Friday 31 August 2012

Emotions are for moving

Intense, vehement, profound emotions are disturbing. By definition. They stir up what's calm, they tip up what's stable, they roar through stillness. Iconoclastic, they break, pierce and shatter patterns of perception, visual and visceral.

Intense grief. Intense joy. I think it was Anthony de Mello who taught that these arise from the same place, and I think he's right.

We are taught to tame our emotions, to de-authenticate them by adhering to social mores of politeness and deference and this is a delicate balance. Coaching involves developing deliberate choice as to this balance. Deciding your balance for yourself. Man is a wolf unto himself. All we, like sheep, have gone astray. Honesty is the best policy. Look after the pennies, and the pounds will take  care of themselves. Penny wise, pound foolish. Rich Dad, poor Dad. Power is taken.

Make a list of the idioms and sayings you believe, and you'll read your balance there. I was pushed to believe what I was told to believe. It didn't work in the long run. Like Jung, I shy away from belief. I prefer to know. According to the defrocked priest, Hans Kung, belief has less to do with dogma and more to do with trust. No wonder he was defrocked. Dogmatic people need to trust at the verbal level, because the emotional level is either too complex or too threatening for them.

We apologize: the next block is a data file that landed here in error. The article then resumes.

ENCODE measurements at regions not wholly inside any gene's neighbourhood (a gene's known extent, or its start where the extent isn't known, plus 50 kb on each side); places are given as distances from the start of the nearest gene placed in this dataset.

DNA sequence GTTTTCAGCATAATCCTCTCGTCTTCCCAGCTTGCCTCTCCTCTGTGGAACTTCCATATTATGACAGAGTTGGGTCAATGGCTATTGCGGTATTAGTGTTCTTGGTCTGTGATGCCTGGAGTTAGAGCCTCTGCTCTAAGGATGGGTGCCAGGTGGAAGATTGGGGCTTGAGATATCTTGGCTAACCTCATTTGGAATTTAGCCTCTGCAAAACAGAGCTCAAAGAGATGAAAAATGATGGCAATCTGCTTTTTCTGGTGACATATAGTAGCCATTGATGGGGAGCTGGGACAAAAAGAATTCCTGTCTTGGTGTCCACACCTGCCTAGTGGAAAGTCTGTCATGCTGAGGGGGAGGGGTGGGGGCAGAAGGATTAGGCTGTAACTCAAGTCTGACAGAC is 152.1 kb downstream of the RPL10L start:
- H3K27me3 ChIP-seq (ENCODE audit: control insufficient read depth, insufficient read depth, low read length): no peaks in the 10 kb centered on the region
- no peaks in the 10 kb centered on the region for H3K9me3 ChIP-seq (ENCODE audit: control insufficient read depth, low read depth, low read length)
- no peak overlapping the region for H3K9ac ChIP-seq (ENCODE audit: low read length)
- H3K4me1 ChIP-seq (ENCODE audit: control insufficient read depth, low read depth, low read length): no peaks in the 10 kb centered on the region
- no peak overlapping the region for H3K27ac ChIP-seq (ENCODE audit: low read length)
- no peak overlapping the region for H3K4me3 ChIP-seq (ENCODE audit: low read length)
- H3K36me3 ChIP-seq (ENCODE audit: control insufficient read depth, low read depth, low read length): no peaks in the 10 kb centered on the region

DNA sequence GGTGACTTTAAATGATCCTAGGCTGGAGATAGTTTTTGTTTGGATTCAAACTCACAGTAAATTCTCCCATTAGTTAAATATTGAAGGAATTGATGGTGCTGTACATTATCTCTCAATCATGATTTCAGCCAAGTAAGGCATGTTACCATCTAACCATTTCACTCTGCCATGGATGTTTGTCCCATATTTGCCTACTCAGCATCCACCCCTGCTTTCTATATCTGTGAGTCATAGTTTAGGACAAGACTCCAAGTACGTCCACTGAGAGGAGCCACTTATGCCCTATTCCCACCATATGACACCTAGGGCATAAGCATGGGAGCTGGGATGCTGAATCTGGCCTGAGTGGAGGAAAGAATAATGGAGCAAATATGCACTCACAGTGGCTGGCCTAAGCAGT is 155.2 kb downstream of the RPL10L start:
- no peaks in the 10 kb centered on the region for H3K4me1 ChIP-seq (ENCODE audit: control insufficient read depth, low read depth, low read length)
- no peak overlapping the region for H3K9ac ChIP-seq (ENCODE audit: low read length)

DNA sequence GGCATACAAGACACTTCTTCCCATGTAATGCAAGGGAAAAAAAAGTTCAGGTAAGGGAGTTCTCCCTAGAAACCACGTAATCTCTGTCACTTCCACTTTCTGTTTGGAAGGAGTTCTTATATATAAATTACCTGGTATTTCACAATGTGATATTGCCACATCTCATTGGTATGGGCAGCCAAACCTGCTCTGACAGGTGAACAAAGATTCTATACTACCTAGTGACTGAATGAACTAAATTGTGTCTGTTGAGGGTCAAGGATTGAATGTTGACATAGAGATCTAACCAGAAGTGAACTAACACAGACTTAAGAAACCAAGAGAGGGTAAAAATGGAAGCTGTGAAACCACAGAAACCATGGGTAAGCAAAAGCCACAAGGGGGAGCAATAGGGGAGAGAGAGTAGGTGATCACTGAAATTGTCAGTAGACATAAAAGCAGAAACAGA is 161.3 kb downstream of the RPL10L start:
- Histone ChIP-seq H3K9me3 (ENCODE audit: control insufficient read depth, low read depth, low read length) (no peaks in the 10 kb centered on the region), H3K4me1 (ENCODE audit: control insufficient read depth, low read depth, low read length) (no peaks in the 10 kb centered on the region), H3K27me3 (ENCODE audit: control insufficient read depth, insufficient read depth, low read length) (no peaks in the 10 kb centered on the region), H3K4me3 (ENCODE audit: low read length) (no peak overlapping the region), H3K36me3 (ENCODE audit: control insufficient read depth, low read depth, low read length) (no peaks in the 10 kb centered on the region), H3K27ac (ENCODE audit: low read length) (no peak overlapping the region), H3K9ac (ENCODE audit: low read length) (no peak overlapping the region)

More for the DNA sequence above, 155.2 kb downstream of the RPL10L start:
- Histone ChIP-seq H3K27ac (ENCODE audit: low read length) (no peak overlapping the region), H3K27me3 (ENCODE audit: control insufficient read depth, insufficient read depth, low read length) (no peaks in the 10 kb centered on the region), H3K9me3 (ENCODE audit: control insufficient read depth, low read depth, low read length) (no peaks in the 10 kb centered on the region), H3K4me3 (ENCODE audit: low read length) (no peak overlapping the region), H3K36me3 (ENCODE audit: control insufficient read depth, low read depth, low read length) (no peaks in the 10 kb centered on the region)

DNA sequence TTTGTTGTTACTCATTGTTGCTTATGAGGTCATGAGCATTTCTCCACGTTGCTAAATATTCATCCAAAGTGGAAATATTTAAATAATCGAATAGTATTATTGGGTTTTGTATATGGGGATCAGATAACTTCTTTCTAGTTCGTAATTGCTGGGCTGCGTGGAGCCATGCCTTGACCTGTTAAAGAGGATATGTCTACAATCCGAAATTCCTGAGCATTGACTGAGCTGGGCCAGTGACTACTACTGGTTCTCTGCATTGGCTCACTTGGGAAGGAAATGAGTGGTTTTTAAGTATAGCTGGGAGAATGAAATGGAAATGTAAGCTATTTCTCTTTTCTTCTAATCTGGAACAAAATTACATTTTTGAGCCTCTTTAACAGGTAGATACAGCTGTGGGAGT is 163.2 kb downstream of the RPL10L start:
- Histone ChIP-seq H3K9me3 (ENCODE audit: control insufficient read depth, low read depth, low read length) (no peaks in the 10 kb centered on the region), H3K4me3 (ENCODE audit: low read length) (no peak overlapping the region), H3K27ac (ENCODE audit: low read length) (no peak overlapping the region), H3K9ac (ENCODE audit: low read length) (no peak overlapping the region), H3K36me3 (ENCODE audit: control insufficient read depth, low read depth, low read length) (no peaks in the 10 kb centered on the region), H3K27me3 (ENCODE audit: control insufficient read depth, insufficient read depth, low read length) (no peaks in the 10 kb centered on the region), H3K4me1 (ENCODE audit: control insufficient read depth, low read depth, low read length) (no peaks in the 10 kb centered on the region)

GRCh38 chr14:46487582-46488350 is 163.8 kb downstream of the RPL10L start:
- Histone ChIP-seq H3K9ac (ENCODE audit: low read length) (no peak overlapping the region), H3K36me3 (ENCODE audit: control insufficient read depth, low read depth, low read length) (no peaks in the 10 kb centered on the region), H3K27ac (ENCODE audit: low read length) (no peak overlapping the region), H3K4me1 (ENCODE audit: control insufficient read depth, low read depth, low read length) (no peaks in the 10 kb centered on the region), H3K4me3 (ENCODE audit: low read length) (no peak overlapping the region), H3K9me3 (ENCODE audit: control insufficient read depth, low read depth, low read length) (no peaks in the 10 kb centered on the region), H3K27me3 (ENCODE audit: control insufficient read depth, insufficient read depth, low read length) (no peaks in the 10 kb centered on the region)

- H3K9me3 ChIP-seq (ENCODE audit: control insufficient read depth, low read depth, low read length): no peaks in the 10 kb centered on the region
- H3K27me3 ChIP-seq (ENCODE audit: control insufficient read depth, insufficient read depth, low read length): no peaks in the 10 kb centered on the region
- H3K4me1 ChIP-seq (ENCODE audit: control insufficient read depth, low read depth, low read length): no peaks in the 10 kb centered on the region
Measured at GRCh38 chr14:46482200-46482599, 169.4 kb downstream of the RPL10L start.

One of the most shattering dreams I've had was of a lion coming through the wall of my childhood bedroom. There was a split-second of a roar, a charge and I woke up at some height off the bed. I could still see the lion. The wall had kept the imprint of the fierce head and shoulders, but the charge had not broken through. I had learnt the meaning of the iconoclast. T.S.Eliot does the same thing, using the image to introduce the impulse that vitalises the image:

I am moved by fancies that are curled
Around these images, and cling:
The notion of some infinitely gentle
Infinitely suffering thing.

Emotions provide the gate for perceptions. And often, they're not allowed through, themselves. They should be invited sooner rather than later, since when the neural path dissolves, the imprint will persist. I have the idea that this is what grief is about. Profound, unverbalised recognition not only of specific loss, but of all loss, and with limited ecological intelligence, we, as a species, are helpless to understand that which we avoid either on purpose or by default.

What's your favourite feeling? Taking up the challenge? Alone-ness? Being part of the flow? Not being part of the flow? Creating structure? Creating chaos? The gratification of obedience? The defiance of individualism? You can reduce all the words of your philosophy to one true sentence about emotion, if you try hard enough.

On top of a Swiss mountain, outside a hospital, I read the words, in German: Father I do not understand You but I trust You.

That which moves us makes us who we are, and the movement persists further than synaptic milli-seconds: the connections between your fear in the last hour, and the dogged detemination of the your last decade and the hopes of your adolescence and the defining moments and patterns in childhood hold, and will yet influence the story of what's behind the gate, at the gate and through the gate of what impells you.

You should not have to believe, you should know you are not alone.

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